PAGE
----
8 myths traditional home builders are telling you about log cabins

8 Myths Traditional Home Builders Are Telling You About Log Homes

Building a log home or hiring a contractor to build one for you is a very exciting time.

Despite the exciting times, it can often be an uncertain time with myths of log cabin construction…. log cabins are much more expensive than the conventional home, they are a fire hazard, take longer to build, and you’ll struggle to find insurance…

How many of these things have you heard on your quest to build a log cabin?

Whilst it is true that it is not an easy task building your own log cabin, builders may play on this fact and insist only qualified builders with years’ worth of experience can build cabins, however, we are here to disprove the common myths and with some patience, time to learn new skills and dedication; you too can build a good quality log home.

Whilst building a log home certainly does require a different set of skills and is an alternative construction type, don’t let it put you off building your log home.

This article is sure to put your mind at ease that most of the myths you’ve heard are simply not true.

1. Log cabins take longer to build than conventional stud homes

Log home planning and preparing
If you choose to build a log cabin yourself, it is obviously going to take a little longer to build, but generally, those who have knowledge in putting up log walls can do so very quickly.

If you buy a pre-cut kit, once the walls start going up, they go up a lot quicker than a conventional house. If you notch the logs yourself, you may find the process takes a little longer, but still no longer than building a regular house from scratch.


It’s estimated that a 1,200 square foot cabin, with fully functioning mains electricity, services and water, will take two contractors 9 weeks to construct. In comparison a traditional bricks and mortar home, like-for-like will take between 12-15 weeks to build.

The beauty of log homes, is that the log provides the outside wall, the inside wall, and the insulation all in one step.

Other homes require a lot more steps such as stud walls, exterior finishes and siding, insulation, plastering and painting to name a few!

2. Log homes are too complex for novices to build!

Ease of building a log home

In the United Kingdom, around 10% of homes are self-build, in the US and Australia, this figure lies much higher at over 40%!

The complexity of your build obviously depends on lots of factors:

  • Kit build or build from scratch
  • On grid or off grid
  • Single level or multiple levels

However, providing you’re building a sensible log home it’s a simple process. This woman built her own log cabin from a kit, she says ‘If I can do it – you can do it!’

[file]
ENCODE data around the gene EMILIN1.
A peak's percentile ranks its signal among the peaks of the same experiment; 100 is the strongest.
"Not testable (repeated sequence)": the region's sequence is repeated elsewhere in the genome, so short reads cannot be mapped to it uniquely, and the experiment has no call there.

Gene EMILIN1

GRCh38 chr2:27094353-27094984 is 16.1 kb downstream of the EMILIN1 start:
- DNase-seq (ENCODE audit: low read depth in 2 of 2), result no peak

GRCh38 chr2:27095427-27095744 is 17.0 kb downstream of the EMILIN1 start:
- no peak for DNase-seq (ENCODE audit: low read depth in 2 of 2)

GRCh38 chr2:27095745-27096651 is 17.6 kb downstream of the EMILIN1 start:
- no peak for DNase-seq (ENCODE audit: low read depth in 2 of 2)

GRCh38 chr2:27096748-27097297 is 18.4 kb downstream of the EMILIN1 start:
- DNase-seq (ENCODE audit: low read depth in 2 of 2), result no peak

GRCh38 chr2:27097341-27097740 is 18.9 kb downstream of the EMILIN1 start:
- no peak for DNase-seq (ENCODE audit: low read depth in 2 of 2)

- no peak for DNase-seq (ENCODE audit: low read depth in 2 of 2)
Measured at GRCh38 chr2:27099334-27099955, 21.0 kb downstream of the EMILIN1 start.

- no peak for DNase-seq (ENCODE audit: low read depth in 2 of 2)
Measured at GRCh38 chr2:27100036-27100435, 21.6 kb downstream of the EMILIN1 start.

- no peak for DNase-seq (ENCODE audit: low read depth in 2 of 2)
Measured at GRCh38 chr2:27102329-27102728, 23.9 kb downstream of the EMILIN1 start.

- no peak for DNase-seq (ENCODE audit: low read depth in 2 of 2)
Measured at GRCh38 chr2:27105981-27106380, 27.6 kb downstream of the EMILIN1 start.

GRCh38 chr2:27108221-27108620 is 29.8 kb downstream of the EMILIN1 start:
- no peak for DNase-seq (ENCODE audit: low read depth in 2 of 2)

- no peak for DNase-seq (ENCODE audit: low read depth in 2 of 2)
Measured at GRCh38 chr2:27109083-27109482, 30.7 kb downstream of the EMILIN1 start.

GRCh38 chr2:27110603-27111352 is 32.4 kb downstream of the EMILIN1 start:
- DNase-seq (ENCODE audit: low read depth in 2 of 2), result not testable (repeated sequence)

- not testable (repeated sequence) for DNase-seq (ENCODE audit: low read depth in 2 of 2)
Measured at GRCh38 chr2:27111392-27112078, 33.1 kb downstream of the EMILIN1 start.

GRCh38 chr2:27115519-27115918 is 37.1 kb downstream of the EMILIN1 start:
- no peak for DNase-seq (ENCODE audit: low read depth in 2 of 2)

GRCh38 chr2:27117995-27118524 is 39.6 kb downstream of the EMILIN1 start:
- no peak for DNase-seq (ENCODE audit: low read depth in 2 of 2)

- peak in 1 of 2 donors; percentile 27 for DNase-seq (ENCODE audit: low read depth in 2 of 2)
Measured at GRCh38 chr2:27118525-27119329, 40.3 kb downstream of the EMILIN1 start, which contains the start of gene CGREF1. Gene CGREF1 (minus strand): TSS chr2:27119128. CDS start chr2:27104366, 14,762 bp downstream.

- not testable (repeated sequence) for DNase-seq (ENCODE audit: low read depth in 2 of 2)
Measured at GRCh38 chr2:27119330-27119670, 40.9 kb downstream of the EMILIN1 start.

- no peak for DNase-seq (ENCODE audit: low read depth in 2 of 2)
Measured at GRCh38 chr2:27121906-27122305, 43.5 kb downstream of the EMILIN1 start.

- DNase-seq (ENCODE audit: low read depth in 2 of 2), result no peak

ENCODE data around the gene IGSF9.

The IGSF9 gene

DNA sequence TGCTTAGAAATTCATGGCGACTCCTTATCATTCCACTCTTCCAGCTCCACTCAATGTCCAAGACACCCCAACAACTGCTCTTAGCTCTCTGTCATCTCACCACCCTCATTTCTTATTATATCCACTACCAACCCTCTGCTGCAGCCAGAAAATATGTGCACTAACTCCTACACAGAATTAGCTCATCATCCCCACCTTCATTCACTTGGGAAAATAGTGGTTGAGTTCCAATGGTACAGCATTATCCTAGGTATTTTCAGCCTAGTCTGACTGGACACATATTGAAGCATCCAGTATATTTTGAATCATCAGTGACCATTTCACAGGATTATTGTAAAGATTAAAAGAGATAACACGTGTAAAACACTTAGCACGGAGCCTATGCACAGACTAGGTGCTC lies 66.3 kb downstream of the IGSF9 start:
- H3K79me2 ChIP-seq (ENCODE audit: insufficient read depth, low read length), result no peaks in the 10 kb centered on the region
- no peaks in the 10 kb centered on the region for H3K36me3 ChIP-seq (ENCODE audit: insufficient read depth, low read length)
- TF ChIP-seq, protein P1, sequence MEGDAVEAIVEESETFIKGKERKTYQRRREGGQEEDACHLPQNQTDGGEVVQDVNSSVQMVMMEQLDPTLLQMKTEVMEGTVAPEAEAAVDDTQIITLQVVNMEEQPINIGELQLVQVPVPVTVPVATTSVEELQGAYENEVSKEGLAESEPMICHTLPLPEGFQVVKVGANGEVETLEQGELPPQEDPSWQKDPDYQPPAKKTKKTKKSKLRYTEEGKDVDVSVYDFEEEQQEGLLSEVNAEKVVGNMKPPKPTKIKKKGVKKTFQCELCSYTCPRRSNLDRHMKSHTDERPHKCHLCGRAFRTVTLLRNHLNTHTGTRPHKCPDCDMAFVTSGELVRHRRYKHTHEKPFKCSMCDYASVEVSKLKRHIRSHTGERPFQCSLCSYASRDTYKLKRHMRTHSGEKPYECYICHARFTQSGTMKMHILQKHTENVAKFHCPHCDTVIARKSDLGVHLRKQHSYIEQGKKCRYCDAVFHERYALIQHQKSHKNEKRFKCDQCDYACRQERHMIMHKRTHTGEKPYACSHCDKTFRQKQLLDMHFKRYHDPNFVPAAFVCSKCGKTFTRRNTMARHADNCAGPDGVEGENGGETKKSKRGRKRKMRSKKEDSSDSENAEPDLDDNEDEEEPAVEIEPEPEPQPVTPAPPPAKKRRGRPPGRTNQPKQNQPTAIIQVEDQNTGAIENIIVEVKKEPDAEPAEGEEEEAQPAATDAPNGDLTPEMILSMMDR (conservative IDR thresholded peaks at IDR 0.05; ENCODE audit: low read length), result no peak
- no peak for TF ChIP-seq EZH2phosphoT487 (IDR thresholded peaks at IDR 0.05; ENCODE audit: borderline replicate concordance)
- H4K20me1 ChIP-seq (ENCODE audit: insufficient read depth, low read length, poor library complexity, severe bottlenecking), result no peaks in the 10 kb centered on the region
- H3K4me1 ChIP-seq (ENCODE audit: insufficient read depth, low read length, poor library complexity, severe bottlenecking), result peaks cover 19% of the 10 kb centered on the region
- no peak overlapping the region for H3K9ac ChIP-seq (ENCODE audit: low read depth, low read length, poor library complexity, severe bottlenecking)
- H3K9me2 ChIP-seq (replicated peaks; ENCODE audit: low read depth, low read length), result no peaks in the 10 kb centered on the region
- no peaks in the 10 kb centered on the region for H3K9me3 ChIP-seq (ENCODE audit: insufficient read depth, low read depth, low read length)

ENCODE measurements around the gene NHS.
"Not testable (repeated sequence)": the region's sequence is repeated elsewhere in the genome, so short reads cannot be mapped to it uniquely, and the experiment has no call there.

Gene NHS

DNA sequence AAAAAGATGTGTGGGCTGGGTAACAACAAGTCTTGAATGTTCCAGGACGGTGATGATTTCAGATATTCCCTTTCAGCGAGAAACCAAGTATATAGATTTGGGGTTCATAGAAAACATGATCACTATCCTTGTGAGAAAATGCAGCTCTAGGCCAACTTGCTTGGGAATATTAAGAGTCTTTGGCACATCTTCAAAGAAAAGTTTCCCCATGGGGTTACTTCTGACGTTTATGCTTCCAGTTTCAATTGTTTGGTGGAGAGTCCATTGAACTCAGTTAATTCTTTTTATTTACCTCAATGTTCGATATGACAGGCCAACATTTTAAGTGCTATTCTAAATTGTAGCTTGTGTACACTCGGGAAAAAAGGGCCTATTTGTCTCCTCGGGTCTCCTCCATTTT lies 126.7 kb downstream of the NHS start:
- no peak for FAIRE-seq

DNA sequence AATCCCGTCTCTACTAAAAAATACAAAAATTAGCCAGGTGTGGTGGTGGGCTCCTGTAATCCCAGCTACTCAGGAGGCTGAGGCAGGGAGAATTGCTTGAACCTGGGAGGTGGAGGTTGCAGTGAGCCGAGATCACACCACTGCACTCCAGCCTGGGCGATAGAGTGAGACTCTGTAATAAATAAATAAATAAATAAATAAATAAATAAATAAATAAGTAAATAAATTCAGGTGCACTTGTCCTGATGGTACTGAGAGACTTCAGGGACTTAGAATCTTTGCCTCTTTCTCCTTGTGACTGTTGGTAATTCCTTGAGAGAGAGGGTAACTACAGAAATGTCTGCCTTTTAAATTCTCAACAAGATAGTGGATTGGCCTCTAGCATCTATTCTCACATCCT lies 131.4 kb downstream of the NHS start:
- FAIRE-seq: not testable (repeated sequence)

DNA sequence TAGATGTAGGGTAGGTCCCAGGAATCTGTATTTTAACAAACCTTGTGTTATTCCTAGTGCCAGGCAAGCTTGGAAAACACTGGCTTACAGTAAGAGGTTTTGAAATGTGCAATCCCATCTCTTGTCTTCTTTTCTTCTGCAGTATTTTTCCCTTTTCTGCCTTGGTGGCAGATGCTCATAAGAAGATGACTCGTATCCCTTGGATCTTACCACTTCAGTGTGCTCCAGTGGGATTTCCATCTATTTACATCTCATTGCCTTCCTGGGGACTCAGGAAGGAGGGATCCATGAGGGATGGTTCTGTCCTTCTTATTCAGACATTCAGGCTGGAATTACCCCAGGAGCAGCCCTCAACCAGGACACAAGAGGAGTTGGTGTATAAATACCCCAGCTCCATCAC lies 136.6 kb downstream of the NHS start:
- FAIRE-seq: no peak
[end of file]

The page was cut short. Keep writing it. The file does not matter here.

There are lots of people, with relatively few DIY skills, who have successfully built log cabins. Read our article where 21 log home owners share their best tips for building a new log cabin to hear from them.

Let’s not be unrealistic here – we are not saying building a log home will be a walk in the park, but it is definitely achievable.

Not only is it achievable, but it will teach you plenty of brand new skills and challenge you along the way, and you will also gain an immense sense of pride in living in the property you have built.

3. Log homes are not energy efficient

Energy efficiency of a log cabin
A well designed and well-built log home can be very energy efficient – it is not a coincidence that they are very popular housing options for people living in cold climates like Alaska.

Houses built with solid log walls can be between 5 to 15% more energy efficient than standard stick frame houses according to the National Bureau of Standards and The Research Centre of the National Association of Home Builders. This is due to their thermal mass effect when used in residential construction.

Logs are natural insulators and have the unique ability to act like thermal batteries. This means they can store heat during the day and gradually release it at night – making them perfect insulators.

So as long as you insulate the floors and roof properly, and your log cabin is air-tight and well built, it will be a very energy efficient home. Read our article on insulating your log cabin for more information on this topic.

4. Log homes are not fire resistant

Flammable hazard sign
It sounds like a dichotomy… but, log cabins are actually much less likely to ignite than a standard wooden frame house, and should they ignite, they can provide exceptional endurance and integrity in a fire.

This is due to a number of properties of logs, including the way in which a log home is built and the performance of log homes as a fire retardant.